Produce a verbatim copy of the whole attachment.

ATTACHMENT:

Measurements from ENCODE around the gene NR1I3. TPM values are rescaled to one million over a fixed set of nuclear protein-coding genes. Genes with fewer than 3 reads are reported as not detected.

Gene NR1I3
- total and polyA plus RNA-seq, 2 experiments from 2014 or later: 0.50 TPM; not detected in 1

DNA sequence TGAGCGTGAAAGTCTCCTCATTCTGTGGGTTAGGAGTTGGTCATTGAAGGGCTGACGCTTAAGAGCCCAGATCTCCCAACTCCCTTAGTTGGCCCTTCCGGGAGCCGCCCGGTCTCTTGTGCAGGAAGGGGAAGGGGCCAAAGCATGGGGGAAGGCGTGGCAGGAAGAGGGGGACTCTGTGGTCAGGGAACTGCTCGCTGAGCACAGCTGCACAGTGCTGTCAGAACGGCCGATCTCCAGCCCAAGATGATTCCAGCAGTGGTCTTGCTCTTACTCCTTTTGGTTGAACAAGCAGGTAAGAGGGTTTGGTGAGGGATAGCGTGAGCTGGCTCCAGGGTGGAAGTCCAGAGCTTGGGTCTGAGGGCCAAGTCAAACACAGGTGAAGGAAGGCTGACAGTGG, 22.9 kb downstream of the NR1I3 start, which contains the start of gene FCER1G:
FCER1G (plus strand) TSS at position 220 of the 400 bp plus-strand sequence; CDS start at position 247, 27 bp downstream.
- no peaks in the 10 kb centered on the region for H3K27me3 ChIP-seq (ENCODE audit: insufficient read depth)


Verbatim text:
Measurements from ENCODE around the gene NR1I3. TPM values are rescaled to one million over a fixed set of nuclear protein-coding genes. Genes with fewer than 3 reads are reported as not detected.

Gene NR1I3
- total and polyA plus RNA-seq, 2 experiments from 2014 or later: 0.50 TPM; not detected in 1

DNA sequence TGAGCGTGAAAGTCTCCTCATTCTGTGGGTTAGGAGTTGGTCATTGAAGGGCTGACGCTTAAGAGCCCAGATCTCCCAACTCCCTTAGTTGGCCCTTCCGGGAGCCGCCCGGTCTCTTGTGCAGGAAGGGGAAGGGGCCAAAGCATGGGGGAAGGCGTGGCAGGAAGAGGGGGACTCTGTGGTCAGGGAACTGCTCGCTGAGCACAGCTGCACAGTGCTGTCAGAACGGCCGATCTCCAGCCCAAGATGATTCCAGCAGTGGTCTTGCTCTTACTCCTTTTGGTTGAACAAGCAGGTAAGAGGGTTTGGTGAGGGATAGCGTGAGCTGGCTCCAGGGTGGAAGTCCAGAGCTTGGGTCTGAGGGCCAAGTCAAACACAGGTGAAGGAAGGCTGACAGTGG, 22.9 kb downstream of the NR1I3 start, which contains the start of gene FCER1G:
FCER1G (plus strand) TSS at position 220 of the 400 bp plus-strand sequence; CDS start at position 247, 27 bp downstream.
- no peaks in the 10 kb centered on the region for H3K27me3 ChIP-seq (ENCODE audit: insufficient read depth)